Tracing Back the Radiance: Chinul's Korean Way of Zen

Tracing Back the Radiance: Chinul's Korean Way of Zen
  • Paperback
  • 246
  • Tracing Back the Radiance: Chinul's Korean Way of Zen
  • Robert E. Buswell Jr.
  • English
  • 02 December 2017
  • 0824814274

About the Author: Robert E. Buswell Jr.

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10 thoughts on “Tracing Back the Radiance: Chinul's Korean Way of Zen

  1. Enso says:

    This is really a required book for understanding Korean Son Zen Chinul is considered to be the founder of Korean Son even though it preexisted him He is the one that brought the scholastic non Zen and Son schools together and came up with theory and practice that allowed them to work together He also introduced hwadu koan work into Korea from China and his work on hwadu is still used today This is a scholastic book but the author was also a Son monk and a Theravadan one as well in Ko This is really a required book for understanding Korean Son Zen Chinul is considered to be the founder of Korean Son even though it preexisted him He is the one that brought the scholastic non Zen and Son schools together and came up with theory and practice that allowed them to work together He also introduced hwadu koan work into Korea from China and his work on hwadu is still used today This is a scholastic book but the author was also a Son monk and a Theravadan one as well in Korea before coming back to America to get his doctorate So he has both an understanding of the intellectual side as well as how it has been used in practice

  2. Harris Bolus says:

    It s hard to know whether a lot of this Buddhist philosophy makes sense There s some discussion of karma, rebirth, and miracles, all of which I m ok with tentatively dismissing There s also enough criticism of other schools of thought that I can imagine how Chinul s ideas could also be criticized by other Buddhists Since the ultimate goal includes a lack of conceptualisation, it s understandable that descriptions of it aren t very easy to get or reconcile Moreover, in many cases, the content It s hard to know whether a lot of this Buddhist philosophy makes sense There s some discussion of karma, rebirth, and miracles, all of which I m ok with tentatively dismissing There s also enough criticism of other schools of thought that I can imagine how Chinul s ideas could also be criticized by other Buddhists Since the ultimate goal includes a lack of conceptualisation, it s understandable that descriptions of it aren t very easy to get or reconcile Moreover, in many cases, the content of the philosophy is information about the mind and experience, and it can only be verified through experience no amount of reading and theorizing will confirm if what I m reading is accurate.My main interest in reading this book was to better understand Buddhist goals and methods of meditation I think I understand the goals well and I understand the methods better than I did before The methods described here seem a bit unorganized though, as if there should be some kind of sequence or criteria for choosing and incorporating different practices, but they aren t quite discussed with that level of clarity.As it s presented here, you should want to be a Buddha or bodhisattva so that you can help other people escape the cycle of birth and death and escape it for your own sake as well But if I don t believe in rebirth, then should I follow the methods outlined here, or would I be giving up the only things that matter this life and its contents Knowing where to stop would help, but there are two problems there 1 The path outlined here must it s stressed that it MUST begin with a sudden awakening, which frames the rest of it in terms that may already go past the limit of my interest 2 Practices are consistently discussed in terms of getting you toward Buddha mind, but not so much in terms of other effects, and those other effects are what I may be interested in I think the author did a great job at giving context before introducing Chinul s work and providing notes to fill in the gaps where readers like me may not get certain inferences or references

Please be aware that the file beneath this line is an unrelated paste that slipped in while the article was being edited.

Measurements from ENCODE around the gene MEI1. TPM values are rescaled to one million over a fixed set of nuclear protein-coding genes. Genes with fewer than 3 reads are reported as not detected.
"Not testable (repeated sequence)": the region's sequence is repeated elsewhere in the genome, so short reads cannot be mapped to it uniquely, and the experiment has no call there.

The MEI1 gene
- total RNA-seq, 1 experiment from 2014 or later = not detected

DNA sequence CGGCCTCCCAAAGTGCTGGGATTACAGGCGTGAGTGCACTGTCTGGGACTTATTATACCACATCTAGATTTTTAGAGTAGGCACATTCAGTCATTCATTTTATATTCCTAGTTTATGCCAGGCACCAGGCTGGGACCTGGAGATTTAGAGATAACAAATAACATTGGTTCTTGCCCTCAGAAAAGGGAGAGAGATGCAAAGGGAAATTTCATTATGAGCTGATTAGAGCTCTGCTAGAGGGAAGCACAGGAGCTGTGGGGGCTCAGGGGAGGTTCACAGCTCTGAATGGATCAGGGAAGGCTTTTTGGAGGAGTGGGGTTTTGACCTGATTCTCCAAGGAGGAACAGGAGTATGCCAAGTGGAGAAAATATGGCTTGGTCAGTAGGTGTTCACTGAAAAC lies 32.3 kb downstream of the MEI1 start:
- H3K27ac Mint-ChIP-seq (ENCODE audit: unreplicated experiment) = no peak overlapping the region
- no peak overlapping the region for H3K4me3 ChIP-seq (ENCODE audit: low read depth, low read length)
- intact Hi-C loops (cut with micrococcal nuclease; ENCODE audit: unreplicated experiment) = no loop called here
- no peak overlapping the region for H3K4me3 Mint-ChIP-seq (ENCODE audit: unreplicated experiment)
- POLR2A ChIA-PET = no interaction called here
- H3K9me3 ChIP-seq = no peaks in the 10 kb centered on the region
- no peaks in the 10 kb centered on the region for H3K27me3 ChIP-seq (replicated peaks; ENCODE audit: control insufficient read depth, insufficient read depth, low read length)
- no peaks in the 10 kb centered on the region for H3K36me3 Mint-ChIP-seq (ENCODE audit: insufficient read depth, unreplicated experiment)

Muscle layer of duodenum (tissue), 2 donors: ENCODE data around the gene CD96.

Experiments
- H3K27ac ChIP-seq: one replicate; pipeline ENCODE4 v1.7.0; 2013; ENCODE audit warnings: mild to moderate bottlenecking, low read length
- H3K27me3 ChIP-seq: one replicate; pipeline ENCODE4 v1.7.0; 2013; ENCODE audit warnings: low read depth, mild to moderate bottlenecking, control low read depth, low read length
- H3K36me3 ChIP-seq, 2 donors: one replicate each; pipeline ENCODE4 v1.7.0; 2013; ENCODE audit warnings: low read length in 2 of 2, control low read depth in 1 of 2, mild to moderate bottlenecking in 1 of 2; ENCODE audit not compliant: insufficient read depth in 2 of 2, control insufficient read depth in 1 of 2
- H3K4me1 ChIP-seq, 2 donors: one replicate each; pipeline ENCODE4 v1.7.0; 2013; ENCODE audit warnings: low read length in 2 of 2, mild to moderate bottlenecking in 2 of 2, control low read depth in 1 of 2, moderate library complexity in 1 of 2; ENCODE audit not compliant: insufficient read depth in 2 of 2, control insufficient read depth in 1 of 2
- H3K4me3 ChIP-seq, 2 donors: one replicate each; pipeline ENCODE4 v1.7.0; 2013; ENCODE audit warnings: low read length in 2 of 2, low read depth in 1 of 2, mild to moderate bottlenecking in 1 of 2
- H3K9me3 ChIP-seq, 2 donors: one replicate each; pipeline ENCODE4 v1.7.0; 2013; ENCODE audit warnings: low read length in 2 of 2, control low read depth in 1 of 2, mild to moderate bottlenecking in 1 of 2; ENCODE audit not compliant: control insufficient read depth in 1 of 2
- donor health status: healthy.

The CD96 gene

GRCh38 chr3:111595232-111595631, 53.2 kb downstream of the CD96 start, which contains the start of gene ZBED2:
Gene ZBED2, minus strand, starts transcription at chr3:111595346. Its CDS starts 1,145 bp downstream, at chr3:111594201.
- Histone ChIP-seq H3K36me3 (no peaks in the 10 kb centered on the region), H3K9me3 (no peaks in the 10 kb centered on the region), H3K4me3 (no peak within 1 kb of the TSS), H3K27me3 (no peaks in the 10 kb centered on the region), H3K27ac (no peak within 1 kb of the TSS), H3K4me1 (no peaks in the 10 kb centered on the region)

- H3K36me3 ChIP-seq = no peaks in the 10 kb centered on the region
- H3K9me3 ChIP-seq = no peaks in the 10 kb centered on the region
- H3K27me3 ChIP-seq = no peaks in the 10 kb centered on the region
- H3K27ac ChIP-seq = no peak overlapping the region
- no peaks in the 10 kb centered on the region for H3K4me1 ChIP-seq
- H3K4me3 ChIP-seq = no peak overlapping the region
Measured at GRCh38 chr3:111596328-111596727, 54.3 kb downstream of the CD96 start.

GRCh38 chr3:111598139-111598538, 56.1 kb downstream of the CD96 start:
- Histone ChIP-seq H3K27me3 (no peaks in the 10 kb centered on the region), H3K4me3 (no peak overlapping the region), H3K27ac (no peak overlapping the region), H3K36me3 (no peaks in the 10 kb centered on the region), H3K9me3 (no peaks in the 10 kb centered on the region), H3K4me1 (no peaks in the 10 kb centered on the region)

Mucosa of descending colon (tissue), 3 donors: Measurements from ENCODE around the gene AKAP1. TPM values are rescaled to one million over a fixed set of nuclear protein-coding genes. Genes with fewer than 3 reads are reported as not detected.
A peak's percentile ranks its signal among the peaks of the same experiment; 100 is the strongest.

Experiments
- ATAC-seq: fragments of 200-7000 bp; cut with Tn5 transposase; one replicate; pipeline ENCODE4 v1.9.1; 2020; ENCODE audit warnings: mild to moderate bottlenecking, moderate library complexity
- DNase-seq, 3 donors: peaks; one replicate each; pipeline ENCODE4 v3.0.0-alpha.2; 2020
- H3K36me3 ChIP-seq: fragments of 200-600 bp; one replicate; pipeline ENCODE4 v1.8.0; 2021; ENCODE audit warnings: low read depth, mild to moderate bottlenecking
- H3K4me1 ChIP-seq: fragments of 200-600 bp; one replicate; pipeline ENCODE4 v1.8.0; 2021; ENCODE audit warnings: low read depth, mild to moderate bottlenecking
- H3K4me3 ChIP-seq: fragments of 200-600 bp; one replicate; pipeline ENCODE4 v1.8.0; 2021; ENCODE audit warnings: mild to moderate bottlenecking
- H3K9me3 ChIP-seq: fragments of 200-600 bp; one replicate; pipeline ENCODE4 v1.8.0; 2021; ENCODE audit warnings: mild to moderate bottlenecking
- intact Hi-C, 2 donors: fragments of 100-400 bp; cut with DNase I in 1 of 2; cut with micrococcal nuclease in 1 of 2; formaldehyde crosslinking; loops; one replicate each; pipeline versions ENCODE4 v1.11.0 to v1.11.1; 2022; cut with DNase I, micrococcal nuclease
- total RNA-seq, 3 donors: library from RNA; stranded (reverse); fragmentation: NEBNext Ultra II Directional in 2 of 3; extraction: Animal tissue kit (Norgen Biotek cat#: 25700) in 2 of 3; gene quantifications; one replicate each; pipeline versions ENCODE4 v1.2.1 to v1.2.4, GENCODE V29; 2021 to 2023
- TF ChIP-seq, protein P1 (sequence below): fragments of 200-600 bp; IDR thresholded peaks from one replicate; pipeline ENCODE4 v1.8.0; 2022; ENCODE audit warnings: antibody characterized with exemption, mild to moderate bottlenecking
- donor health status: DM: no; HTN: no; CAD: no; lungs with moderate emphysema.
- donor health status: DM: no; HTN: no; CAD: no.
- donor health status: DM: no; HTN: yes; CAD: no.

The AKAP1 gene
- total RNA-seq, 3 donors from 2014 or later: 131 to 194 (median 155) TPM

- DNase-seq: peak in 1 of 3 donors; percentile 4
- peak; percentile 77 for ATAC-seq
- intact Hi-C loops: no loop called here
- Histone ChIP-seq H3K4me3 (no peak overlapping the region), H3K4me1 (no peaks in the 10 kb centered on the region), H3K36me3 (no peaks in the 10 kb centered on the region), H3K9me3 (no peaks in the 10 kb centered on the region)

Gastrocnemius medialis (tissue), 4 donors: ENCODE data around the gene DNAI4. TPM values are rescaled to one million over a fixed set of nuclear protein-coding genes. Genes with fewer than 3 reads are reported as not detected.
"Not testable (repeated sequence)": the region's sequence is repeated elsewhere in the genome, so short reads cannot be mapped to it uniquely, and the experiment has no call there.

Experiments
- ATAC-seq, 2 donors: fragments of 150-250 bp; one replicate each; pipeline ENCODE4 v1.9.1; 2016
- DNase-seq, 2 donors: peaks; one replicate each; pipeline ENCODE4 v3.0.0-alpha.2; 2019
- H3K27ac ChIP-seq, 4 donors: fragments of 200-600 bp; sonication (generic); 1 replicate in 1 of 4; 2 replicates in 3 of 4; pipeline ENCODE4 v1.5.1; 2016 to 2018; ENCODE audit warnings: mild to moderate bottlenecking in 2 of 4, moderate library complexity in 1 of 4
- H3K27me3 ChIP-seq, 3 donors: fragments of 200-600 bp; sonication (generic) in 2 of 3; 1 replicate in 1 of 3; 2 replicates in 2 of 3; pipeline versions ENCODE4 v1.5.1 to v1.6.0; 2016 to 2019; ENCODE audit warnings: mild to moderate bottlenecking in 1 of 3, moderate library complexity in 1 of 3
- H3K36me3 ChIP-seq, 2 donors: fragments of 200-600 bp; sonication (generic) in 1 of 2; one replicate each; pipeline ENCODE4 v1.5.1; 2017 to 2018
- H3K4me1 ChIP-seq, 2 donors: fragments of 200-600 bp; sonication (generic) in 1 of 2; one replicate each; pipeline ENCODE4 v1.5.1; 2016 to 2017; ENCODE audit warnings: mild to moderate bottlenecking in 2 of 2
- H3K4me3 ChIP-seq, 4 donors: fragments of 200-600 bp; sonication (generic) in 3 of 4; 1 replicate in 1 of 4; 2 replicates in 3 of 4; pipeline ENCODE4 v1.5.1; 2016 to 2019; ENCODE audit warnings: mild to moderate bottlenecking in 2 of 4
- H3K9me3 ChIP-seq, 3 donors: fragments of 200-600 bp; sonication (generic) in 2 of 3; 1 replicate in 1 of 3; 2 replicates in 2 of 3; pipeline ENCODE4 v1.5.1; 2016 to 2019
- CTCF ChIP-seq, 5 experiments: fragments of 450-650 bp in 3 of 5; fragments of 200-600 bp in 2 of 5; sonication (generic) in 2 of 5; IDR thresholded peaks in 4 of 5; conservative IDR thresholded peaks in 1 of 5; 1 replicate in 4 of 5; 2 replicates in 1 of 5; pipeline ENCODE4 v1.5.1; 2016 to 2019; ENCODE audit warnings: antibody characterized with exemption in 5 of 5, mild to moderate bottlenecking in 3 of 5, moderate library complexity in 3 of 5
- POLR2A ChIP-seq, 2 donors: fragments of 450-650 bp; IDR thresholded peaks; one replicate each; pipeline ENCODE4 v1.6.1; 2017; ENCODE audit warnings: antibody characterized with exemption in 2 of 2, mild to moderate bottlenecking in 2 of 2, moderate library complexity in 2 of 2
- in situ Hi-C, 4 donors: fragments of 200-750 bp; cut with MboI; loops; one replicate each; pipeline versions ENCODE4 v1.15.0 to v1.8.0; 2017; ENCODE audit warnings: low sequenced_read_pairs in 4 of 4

3. Mattheus Guttenberg says:

    An excellent and highly detailed account of Buddhism, meditation, and liberation from Bojo Chinul, a Korean Seon Zen master of the 12th century Drawing most of his inspiration from Huineng, Zongmi, and Dahui, he expresses the Ch an Zen message of the Chinese masters the necessity of sudden awakening to one s intrinsically undefiled Mind, the importance of gradually cultivating this awakening in daily life, and his various techniques for creating this awakening no matter your experience Wh An excellent and highly detailed account of Buddhism, meditation, and liberation from Bojo Chinul, a Korean Seon Zen master of the 12th century Drawing most of his inspiration from Huineng, Zongmi, and Dahui, he expresses the Ch an Zen message of the Chinese masters the necessity of sudden awakening to one s intrinsically undefiled Mind, the importance of gradually cultivating this awakening in daily life, and his various techniques for creating this awakening no matter your experience While he is known for endorsing Dahui s hwadu method, his original contribution is the idea of using any particular phenomena to trace back the radiance of your mind until you meet with the original and indescribable Mind source This book is not for beginners, but it is truly a gift for anyone interested in the project of Zen liberation

  4. agnostic says:

    Clearly an enlightened sage The mediocre review is because a lot of the text concerns pedantic and academic matters.